Here is a PDF map of the space:

    It will take place each day for about 8 hours on the first two days, and 4 and a half hours on the third day. You can come and go as you please.

  1. This gathering uses something called Open Space practice. This simply means that you may engage or choose to not engage in any way(s) and at any time(s) you want. Anything that can be done to support the way you want to engage in a conversation will be done. That’s whether that is verbally, written, physically, etc.

  1. Here is how Open Space works practically:

Anyone may bring up a topic of conversation. There are four or five discussion slots per day. You may request a time and an area of the room to have your discussion, but you may not get your first choice. You may bring up as many or as few discussion topics as you want. There is no pressure to bring up a discussion topic at all.

Once a session (time slot) begins, you may attend any conversation(s) you want to attend. There will be about a dozen or so happening at the same time, spread between different areas. You can stay in one place or move between different groups. You may also leave or re-enter the building at any time you wish, for any reason.

At the beginning and end of the day, everyone is invited to sit in a circle. At the beginning of the day, the circle is a place to bring up discussion topics. At the end of the day, the circle is a place to share any final thoughts you might have about what the day was like for you. There is no pressure to share anything at either time.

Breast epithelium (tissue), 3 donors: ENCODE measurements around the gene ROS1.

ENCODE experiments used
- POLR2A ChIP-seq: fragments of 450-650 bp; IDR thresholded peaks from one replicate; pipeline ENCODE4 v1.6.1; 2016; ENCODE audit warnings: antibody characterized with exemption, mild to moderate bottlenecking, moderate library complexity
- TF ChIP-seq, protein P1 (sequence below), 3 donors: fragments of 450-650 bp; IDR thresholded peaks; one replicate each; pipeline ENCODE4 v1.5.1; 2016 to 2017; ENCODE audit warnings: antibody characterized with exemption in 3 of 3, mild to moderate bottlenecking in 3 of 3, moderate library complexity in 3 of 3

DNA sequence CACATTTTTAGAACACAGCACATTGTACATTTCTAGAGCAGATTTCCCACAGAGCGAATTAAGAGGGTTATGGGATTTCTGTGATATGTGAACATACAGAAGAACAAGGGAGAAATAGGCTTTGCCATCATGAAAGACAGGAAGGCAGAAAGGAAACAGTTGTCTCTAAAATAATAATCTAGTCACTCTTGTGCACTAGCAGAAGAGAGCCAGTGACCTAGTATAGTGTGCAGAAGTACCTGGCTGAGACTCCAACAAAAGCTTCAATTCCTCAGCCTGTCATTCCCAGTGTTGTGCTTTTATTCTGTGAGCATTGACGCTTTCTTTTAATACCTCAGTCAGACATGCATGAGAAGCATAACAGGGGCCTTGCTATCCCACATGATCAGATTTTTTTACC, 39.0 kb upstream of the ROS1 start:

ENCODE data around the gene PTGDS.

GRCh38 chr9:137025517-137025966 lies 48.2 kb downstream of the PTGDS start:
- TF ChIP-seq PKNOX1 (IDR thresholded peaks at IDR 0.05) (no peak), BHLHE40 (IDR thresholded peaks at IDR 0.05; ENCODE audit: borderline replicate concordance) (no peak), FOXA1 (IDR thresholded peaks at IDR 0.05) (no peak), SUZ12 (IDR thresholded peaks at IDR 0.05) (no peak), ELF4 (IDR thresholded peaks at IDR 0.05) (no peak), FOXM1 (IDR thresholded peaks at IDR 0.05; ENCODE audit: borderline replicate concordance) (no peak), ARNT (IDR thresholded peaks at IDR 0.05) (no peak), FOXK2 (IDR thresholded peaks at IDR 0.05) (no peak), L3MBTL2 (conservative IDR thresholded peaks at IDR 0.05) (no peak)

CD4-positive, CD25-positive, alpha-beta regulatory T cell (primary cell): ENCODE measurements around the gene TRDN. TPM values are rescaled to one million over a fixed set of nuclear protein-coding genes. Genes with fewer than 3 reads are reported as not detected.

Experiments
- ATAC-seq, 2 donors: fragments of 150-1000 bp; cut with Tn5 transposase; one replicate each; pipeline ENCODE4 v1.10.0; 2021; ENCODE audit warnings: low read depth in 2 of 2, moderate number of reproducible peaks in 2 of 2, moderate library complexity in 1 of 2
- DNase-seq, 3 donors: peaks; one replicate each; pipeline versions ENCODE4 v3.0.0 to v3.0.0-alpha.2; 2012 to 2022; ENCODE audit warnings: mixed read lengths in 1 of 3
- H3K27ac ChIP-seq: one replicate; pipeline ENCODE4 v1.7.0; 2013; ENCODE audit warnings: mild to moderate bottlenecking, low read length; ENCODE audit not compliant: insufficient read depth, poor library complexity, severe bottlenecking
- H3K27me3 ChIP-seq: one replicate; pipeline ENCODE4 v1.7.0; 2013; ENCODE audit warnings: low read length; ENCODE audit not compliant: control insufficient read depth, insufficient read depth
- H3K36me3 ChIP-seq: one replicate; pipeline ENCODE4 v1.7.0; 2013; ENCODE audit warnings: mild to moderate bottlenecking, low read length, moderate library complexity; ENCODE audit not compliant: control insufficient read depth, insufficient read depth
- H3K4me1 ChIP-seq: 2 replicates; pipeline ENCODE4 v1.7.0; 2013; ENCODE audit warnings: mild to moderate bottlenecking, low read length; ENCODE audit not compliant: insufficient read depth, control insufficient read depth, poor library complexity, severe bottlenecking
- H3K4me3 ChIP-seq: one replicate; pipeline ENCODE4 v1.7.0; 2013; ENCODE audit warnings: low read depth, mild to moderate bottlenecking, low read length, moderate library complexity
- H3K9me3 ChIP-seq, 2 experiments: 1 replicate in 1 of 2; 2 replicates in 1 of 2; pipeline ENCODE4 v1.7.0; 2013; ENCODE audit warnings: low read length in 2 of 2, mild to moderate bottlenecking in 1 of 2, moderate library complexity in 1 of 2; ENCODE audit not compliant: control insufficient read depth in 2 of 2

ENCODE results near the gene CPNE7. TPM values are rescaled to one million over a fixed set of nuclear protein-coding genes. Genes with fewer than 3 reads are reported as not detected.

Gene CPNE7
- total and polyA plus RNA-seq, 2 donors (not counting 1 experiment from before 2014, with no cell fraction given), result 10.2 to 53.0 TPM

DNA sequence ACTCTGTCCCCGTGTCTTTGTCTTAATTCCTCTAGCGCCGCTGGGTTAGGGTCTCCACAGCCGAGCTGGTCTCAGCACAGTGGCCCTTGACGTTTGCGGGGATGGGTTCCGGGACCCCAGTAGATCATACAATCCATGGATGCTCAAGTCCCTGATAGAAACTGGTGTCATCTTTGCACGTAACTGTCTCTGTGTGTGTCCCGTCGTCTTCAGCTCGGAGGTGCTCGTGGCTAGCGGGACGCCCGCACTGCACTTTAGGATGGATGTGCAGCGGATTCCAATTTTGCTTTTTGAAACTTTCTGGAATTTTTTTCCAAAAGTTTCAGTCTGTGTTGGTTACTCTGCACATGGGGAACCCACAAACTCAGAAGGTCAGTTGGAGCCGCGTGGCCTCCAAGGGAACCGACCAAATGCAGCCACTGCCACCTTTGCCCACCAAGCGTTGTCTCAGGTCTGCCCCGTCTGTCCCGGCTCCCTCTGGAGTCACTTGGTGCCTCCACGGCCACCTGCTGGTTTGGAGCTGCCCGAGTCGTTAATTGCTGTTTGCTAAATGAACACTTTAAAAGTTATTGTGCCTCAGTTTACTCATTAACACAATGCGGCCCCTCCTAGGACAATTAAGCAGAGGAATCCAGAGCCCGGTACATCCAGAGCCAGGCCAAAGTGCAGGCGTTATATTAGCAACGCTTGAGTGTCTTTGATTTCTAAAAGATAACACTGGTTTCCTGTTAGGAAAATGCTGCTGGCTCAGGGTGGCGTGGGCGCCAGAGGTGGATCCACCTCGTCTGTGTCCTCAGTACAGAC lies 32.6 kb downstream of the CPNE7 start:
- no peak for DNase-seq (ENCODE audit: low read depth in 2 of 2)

1. There are two breakout rooms: One quite, dimly lit space and one space where you are encouraged to make loud noises, tics, or stim as you please.
  1. There are clearly marked guides, or ushers, who are happy to help you at any time. They can direct you to toilets, breakout spaces, a specific discussion you wish to attend, or to and from the building where the gathering is happening
  1. Any sounds, tics, stims, movements, etc. are welcome in any space at any time.
  1. Here is the main webpage for the event:

    This page has more information about access support, ticket schemes, travel and nearby housing, and more.

    If you scroll to the bottom, that is where you can purchase tickets in advance.
  1. Here is the webpage for access information:
  1. If you have any questions or requests in advance, I would be happy to hear them and do the best I can to support you, along with the rest of the team at Improbable.

    You may e-mail me at:
  1. You may purchase a ticket when you arrive, or you can purchase online in advance. A full price ticket for the weekend is £20. A Concession price ticket is £10, and is intended for students, those with disabilities, those past the age of retirement, people with financial difficulties, etc. You will not be asked to show any kind of proof if you book a concession ticket.

    There are also free tickets for D/deaf, disabled, and neurodivergent participants being offered on a first-come, first-serve basis. Check the access site above for more information on those.

Thank you for reading this invitation. I hope to meet you there in a few weeks!

Very best wishes,

Griffyn Gilligan